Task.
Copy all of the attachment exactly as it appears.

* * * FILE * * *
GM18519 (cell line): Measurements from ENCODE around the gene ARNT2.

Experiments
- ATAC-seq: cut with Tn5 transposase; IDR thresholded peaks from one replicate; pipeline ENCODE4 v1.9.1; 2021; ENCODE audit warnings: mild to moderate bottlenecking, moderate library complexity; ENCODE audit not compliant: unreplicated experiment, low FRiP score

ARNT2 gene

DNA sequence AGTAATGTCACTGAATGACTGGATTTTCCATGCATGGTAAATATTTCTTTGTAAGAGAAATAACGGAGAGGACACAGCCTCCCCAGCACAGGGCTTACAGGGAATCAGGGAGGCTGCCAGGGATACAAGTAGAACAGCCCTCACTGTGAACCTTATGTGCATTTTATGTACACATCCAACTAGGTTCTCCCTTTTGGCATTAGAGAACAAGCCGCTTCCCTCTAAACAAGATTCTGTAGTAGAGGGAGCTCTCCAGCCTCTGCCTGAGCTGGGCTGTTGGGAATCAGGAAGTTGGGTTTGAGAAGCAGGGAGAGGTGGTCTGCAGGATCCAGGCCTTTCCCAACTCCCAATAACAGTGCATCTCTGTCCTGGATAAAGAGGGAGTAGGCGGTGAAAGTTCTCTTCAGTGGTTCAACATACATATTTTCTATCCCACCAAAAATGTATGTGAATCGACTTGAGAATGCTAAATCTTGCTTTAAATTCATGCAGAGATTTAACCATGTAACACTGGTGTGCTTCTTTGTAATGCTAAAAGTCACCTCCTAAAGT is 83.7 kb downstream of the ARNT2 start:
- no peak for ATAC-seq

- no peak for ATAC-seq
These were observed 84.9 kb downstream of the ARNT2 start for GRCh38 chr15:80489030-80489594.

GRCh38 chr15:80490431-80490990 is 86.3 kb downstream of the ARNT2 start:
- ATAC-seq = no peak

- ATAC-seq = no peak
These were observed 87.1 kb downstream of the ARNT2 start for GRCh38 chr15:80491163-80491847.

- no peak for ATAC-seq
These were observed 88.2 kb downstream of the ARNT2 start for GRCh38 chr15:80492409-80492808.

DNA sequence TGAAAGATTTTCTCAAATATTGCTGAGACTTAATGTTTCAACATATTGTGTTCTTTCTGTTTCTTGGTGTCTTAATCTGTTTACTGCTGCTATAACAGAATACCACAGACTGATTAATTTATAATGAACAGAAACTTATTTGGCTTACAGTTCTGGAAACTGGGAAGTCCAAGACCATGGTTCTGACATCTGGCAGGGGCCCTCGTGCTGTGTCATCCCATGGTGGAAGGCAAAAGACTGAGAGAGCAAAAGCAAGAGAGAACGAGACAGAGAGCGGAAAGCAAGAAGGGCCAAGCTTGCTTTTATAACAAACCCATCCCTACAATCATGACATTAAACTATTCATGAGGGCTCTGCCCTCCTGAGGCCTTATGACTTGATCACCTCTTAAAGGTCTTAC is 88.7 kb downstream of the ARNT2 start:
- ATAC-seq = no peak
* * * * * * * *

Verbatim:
GM18519 (cell line): Measurements from ENCODE around the gene ARNT2.

Experiments
- ATAC-seq: cut with Tn5 transposase; IDR thresholded peaks from one replicate; pipeline ENCODE4 v1.9.1; 2021; ENCODE audit warnings: mild to moderate bottlenecking, moderate library complexity; ENCODE audit not compliant: unreplicated experiment, low FRiP score

ARNT2 gene

DNA sequence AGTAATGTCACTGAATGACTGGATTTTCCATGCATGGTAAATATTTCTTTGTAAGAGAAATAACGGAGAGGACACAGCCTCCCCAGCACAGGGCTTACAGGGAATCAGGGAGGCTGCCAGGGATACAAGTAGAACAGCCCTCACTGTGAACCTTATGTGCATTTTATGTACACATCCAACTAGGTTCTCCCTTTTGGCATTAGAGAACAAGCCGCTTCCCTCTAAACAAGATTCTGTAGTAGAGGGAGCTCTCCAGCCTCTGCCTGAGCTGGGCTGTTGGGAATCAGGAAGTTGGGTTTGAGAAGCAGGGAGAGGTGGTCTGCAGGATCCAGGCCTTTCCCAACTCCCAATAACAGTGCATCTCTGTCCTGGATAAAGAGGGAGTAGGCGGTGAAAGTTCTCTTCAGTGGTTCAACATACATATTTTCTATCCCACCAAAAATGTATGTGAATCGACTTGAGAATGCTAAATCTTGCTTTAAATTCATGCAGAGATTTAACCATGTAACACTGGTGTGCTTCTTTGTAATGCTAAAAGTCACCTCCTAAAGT is 83.7 kb downstream of the ARNT2 start:
- no peak for ATAC-seq

- no peak for ATAC-seq
These were observed 84.9 kb downstream of the ARNT2 start for GRCh38 chr15:80489030-80489594.

GRCh38 chr15:80490431-80490990 is 86.3 kb downstream of the ARNT2 start:
- ATAC-seq = no peak

- ATAC-seq = no peak
These were observed 87.1 kb downstream of the ARNT2 start for GRCh38 chr15:80491163-80491847.

- no peak for ATAC-seq
These were observed 88.2 kb downstream of the ARNT2 start for GRCh38 chr15:80492409-80492808.

DNA sequence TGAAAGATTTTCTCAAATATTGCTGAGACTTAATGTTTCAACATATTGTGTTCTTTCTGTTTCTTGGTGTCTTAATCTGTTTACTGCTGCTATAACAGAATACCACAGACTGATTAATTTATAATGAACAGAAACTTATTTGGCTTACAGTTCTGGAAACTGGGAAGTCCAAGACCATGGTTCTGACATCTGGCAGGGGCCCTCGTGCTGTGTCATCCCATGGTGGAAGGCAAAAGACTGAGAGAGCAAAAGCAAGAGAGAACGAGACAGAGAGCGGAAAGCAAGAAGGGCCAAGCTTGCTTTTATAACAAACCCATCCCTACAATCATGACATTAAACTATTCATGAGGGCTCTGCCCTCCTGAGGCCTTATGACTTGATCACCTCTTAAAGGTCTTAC is 88.7 kb downstream of the ARNT2 start:
- ATAC-seq = no peak